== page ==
I mean, we have endless choices in food here. Food trucks, food stores, food restaurants, food take-out, food delivery, organic, probiotic and fake food. We have food scientists who release contradictory data about food every year. We have gluten hysteria, migraine hysteria, lipid hysteria. We interview old people on Greek islands, trying to learn the Tao of Living Until Your 100th Year Without Cancer or a Heart Attack.

We worry about food. Most of us worry not because we don’t know where the next meal will come from, but because that pesto calamata olive bread is too fattening. Or when can I have my next grapefruit? I’m so hungry! Or, do you know how many calories are in that 4 ounce glass of Malbec?

Salad series 4

I think what I’m trying to get at is to say (to myself) and to every other food obessionista out there: Relax! Don’t “go on a diet”. Live on a diet. At diet is what you eat. What you live on. That’s a diet. Greek people eat olive oil and humus. That’s a diet. Protein, vegetables, grains, even butter. That’s a diet.

I’m not sure how to close except to say that food is, well, it just is. Think about that word for a while.

Food.

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About Jill Zeller

The author of numerous short stories and novels, Jill Zeller lives near Seattle, Washington, with her patient and adoring husband, two English mastiffs, and one self-centered tuxedo cat. Her works explore the boundaries of reality. Some may call it fantasy, but there are rarely swords and never elves. More to the point, she prefers to write as if myth, imagination and hallucination were as real as the chair she is sitting on as she writes this. Maybe it is because she was raised as a Christian Scientist. Jill Zeller also writes under the pseudonym Hunter Morrison

Comments

Food Politics — 4 Comments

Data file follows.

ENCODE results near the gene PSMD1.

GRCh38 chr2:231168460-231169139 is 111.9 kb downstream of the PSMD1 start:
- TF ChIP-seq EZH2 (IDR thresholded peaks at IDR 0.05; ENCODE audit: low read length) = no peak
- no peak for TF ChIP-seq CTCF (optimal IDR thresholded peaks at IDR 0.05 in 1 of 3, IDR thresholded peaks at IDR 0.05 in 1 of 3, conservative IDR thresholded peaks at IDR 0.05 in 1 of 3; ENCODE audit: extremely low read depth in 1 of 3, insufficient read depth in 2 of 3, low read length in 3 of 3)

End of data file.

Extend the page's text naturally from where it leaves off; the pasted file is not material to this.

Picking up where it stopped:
1. My daughter is vegan because she believes that food production–specifically meat farming–is killing the planet. Her somewhat-too-rosy-for-me belief is that if we all stop eating meat and dairy the problems caused by big agro will vanish. She may be right, and I have been attempting to reduce my meat consumption (although, as a baker, at this point I will say that they will have to pry butter and eggs out of my cold, clenched hands). But any solution that is this simple strikes me as inherently flawed.

    Meanwhile, I love to eat, love to cook, and am trying a new approach: to savor, rather than bolt. Since I am one of those people who does everything too fast, this requires an overall effort to slow down and smell the hummus (or whatever is being served). That, I think, is a good thing…

  2. I have tried to cut down on meat, at least to sensible portions. I hate tofu. I hate the texture. I hate the fake flavors they add to it. And don’t get me started on the texture and taste of chickpeas. I make myself eat fish at least once a week because my roommate likes it and I know it’s good for me.

    My big problem is bread. I love bread. I love breads of almost all kinds. I like Indian food but I love Indian bread. Poora, chapati, naan… I just try to be sensible.

    And then we go to the local Greek diner and the dinners could feed three people. We take the rest of it home and eat it for next night’s dinner.

    • Yup re tofu and chickpeas. The one of my kids still living at home is, along with s.o., on the vegan wagon (with the s.o.’s overlay of “Gluten is the Root Of All Evil/i.e.makes you fat”), so what with that and the spouse’s heart diet, no one here eats the same food anymore. I stopped eating meats other than fish and chicken years ago, but they’ll pry my fresh baked bread out of my cold, clutching fingers. Ditto cheese, eggs, and real butter.